This from my good friend Andrea Rosselle this morning (https://www.facebook.com/andrea.rosselle?fref=ts). Andrea is a sculptor, and a wonderful teacher, and teaches ceramics in the Middle School at Oregon Episcopal School. It was very moving to me.
I received a wonderful letter from a parent yesterday. This year someone in one of my classes made the choice to break 5 of the clay gargoyles that my students had made. It was obviously intentional since they also took the broken pieces with them. I was distraught, I usually spend a long time making sure things remain intact and make it home as safe as possible. But this year on top of the few breaks that always happen with ceramics, I had these ones which were intentionally broken as well. I decided due to the number of broken pieces that I needed to alter this act of vandalism or the happenstance of mistakes by repairing the pieces and adding gold to them, in the tradition of Kintsugi. A practice where you fill in the broken spots with actual gold. I ordered a small bottle of real gold paint online and repaired every gargoyle in this tradition. We then displayed them- broken gold filled places and all.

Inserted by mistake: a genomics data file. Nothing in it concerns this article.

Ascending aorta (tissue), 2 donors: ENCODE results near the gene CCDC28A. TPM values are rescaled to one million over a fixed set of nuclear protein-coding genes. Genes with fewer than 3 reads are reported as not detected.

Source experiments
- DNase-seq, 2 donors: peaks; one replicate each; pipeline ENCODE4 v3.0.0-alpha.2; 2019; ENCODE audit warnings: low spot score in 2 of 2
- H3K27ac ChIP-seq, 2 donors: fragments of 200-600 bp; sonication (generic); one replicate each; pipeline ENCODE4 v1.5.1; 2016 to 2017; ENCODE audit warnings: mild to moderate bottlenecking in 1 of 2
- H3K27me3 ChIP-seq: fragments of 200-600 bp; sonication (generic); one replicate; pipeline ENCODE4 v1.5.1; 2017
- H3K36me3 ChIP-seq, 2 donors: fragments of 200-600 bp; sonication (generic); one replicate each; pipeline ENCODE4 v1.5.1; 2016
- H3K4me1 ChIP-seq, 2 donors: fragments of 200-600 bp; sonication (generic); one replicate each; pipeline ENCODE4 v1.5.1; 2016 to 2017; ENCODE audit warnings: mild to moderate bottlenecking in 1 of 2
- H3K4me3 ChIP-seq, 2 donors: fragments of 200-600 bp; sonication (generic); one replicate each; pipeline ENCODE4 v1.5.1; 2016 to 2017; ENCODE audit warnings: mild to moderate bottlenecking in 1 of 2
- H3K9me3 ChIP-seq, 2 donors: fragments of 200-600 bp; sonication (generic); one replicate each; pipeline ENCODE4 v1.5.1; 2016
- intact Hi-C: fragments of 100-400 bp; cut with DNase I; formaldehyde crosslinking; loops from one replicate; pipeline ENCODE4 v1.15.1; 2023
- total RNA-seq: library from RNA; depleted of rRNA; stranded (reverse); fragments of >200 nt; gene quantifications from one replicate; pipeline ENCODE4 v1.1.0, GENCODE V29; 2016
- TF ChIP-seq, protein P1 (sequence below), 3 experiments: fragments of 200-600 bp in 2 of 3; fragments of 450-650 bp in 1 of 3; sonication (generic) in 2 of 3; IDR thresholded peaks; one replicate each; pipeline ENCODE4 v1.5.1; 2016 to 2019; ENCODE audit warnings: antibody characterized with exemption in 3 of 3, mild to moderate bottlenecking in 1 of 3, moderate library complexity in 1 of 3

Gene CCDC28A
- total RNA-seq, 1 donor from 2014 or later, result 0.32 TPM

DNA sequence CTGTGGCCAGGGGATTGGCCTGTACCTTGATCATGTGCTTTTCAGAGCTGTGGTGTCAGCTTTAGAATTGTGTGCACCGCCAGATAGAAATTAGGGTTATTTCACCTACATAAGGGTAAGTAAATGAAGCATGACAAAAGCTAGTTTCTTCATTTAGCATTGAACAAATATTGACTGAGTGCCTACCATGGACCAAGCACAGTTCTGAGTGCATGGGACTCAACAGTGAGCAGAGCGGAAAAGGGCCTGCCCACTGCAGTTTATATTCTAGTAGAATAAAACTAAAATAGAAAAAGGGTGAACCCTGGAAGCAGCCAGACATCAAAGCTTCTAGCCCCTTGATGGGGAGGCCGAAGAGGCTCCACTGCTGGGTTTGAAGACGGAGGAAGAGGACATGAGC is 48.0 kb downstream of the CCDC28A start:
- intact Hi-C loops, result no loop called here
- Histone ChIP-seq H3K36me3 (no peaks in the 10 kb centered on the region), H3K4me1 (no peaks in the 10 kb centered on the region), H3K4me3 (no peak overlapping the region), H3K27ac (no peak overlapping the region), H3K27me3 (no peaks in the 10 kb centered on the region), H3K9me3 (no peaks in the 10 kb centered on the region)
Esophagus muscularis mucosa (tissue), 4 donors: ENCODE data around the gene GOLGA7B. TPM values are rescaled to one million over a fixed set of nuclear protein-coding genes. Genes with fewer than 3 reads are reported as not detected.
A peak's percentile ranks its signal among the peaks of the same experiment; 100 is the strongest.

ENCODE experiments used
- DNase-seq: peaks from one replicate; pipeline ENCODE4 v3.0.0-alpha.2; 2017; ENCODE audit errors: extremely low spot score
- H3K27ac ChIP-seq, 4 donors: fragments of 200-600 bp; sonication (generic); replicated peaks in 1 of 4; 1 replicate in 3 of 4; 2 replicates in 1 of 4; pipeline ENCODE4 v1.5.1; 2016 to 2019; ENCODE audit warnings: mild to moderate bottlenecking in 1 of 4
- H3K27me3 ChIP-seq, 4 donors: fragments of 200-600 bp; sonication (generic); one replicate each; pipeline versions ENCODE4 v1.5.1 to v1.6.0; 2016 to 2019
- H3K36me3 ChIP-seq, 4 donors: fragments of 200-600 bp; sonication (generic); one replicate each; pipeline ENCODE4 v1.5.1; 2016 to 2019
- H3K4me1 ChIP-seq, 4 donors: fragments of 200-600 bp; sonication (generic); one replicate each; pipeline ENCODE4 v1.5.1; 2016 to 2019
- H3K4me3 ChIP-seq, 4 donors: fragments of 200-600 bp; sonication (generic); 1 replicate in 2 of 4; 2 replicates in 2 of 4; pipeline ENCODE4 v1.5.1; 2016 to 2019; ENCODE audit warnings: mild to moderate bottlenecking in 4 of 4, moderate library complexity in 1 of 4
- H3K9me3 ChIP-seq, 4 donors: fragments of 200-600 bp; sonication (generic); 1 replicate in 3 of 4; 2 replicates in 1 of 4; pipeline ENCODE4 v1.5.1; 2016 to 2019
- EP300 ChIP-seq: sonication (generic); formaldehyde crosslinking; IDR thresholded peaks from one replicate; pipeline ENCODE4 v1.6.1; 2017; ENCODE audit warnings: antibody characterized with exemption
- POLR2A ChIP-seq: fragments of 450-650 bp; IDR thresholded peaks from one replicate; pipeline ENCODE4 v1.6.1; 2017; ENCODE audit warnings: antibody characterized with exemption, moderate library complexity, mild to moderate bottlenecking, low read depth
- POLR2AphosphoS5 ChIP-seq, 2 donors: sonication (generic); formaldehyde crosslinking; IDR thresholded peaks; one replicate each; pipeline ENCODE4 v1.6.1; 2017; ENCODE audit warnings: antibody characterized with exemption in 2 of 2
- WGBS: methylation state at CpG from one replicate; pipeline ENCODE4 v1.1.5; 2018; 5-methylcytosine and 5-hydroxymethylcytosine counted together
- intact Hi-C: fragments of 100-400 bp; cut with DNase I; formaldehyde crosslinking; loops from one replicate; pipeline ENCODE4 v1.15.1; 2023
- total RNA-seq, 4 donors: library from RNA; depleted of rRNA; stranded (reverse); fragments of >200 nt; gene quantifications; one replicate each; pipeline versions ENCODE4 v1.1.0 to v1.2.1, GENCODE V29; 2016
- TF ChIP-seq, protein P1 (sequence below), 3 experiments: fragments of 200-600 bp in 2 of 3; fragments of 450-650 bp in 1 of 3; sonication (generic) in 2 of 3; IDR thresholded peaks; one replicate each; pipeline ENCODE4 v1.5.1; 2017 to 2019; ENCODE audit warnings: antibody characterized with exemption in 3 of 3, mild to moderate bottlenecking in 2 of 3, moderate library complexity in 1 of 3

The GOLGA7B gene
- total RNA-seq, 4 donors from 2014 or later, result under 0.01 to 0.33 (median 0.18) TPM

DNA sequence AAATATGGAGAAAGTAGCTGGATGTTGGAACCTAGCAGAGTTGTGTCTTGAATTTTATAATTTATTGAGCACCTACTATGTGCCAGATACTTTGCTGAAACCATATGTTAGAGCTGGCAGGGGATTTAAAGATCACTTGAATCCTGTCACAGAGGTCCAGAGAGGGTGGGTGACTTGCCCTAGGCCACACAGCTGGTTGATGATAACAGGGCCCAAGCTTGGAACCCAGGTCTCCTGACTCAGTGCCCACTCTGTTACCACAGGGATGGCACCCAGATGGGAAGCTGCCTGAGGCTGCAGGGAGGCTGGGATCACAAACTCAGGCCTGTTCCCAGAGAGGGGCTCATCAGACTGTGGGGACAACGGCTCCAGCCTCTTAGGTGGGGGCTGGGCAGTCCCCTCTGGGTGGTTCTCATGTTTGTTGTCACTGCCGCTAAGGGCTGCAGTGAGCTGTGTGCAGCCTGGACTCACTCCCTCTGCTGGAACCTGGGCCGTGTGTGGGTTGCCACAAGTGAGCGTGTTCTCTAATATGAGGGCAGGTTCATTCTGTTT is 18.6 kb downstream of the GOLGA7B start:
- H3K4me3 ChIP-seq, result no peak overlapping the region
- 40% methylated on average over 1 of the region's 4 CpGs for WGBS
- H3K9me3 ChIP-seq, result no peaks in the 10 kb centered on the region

This past week I had the kids wrap them up to take home, and yesterday I received an email from a parent explaining that when her piece arrived home, he knew immediately what the gold meant, having seen the practice before. What was even more wonderful was how he explained that while his daughter was confused that someone would intentionally break her art, that she wasn't angry at all, that with the gold it was somehow new and more special. The father was grateful, and wanted me to know how much more the gargoyle now meant. It's wonderful when something that was never meant for good, turns into good anyways!